“What is necessary for evil to triumph is for good men to do nothing” (author unknown)…
What is popular is not always right (ethical), what is right (ethical) is not always popular. But, it’s not about being comfortable and just doing what is going to be popular. This is especially true in the business world today.
Businesses and their ethical responsibility have increasingly become a topic widely covered throughout the media world today. Mostly through examples of businesses that have made some incredibly unethical decisions and impacted thousands of people as a result. It’s not necessarily that unethical decisions are being made more frequently in the world today, but that people have become more aware of such decisions and compelled to right the wrongs.
Whistleblowers and truth tellers in the business place serve a critical role to ensure integrity and ethics are a priority in business decisions. As Christians in the workforce, we should value honesty and share the truth when problems arise. Regardless of the short or long term backlash or consequences, truth telling and ethics should be of utmost importance for individuals and the organizations they work for. It is more often than not that the truth will eventually come out anyways, and personal integrity and responsibility is much more significant than turning a blind eye or contributing to unethical work.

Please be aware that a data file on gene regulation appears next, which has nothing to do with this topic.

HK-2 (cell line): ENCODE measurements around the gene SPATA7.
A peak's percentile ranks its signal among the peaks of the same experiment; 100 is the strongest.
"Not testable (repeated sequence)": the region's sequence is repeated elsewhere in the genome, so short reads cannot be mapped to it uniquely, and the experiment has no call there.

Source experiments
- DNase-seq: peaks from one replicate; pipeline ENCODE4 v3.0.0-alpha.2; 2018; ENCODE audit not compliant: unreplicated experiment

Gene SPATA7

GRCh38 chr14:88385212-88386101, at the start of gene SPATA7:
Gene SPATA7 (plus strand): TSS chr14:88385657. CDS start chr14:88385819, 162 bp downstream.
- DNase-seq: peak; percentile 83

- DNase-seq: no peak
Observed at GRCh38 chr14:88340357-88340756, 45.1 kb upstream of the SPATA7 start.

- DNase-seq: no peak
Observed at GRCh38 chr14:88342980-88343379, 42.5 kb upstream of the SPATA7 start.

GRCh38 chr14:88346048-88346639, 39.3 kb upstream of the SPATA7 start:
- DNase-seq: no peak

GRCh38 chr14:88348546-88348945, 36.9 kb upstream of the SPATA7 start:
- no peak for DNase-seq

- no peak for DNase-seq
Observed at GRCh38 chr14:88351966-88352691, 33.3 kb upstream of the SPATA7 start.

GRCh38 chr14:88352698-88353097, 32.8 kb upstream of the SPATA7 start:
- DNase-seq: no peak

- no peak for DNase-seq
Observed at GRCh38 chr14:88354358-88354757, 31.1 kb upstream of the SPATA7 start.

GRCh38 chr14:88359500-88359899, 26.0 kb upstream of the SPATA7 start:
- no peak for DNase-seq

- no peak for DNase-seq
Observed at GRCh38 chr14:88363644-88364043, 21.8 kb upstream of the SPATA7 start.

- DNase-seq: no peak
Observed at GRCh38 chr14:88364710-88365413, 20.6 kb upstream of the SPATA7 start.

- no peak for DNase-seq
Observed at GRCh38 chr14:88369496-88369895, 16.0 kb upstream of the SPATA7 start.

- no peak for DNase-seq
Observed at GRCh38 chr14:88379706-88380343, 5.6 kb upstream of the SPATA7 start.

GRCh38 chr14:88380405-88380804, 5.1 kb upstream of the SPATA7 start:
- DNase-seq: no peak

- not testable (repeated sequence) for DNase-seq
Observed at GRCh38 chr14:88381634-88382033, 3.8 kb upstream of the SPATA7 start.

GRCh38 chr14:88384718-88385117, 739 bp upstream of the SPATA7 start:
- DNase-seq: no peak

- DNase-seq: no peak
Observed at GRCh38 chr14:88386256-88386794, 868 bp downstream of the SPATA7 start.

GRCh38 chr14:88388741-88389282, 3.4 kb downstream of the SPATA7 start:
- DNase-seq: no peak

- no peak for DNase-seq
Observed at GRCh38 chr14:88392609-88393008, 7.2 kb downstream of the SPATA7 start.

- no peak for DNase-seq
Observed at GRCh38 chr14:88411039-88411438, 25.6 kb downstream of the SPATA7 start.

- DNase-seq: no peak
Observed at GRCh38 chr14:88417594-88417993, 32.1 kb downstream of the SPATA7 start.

There is often a clear difference between being a team player and a whistleblower in most situations. A team player may often be seen as someone that just settles for status quo and doesn’t question things like unethical behavior within an organization, whereas a whistleblower will most likely be stepping out based on what they see as right or wrong within business practices. In some situations it could also be possible for the two to be viewed as one in the same if there are multiple people with concerns about unethical practices or an individual feeling as though they are acting for the “good of the team” by reporting concerns as a whistleblower.
Personally, I would consider stepping up and confronting a boss about unethical conduct when I recognize it as such. The sooner the better. As I’ve learned in my studies, ethics is a fairly complex and gray matter that can be challenging to always identify the right and wrong. However, after proper analysis and discussion with trusted colleagues, I would feel compelled to approach a boss in a tactful and respectful way to address concerns about unethical conduct. I simply couldn’t let such things slide or go unreported. My hope would be that there wouldn’t be any consequences if my boss and peers are truly wanting to do what is right and have the overall good of the organization in mind, but that might be a bit naive. I know that I prefer that people address any concerns with my work directly with me in a constructive way, and I’d do my best to do the same without sounding like a complainer or whiner, but ultimately wanting to be above reproach as an individual and representative of the larger organization I work for.